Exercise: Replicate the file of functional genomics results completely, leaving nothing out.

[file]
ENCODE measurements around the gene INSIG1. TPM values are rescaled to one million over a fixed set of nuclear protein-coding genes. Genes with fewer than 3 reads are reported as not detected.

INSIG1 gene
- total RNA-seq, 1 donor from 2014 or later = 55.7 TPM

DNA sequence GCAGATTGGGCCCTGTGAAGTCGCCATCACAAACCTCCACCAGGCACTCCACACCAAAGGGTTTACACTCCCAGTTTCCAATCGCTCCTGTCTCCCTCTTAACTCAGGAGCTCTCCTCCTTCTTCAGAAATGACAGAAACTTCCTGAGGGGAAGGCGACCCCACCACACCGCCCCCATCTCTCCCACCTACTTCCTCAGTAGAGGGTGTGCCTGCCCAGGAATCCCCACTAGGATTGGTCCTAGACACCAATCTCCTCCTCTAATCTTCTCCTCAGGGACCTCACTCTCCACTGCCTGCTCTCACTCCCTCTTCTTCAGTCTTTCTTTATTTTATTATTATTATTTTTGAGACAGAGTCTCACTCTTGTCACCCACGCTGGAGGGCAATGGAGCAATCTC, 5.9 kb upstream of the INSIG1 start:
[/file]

ENCODE measurements around the gene INSIG1. TPM values are rescaled to one million over a fixed set of nuclear protein-coding genes. Genes with fewer than 3 reads are reported as not detected.

INSIG1 gene
- total RNA-seq, 1 donor from 2014 or later = 55.7 TPM

DNA sequence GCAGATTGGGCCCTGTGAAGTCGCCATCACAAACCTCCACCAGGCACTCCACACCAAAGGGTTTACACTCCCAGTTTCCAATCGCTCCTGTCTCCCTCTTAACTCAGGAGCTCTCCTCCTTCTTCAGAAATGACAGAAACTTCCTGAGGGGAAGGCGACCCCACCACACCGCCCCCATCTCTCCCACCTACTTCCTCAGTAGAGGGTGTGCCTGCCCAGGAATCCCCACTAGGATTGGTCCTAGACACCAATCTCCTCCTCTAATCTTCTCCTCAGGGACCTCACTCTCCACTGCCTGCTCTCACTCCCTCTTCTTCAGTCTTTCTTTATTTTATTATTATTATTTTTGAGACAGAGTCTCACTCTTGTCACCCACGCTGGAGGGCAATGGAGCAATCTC, 5.9 kb upstream of the INSIG1 start: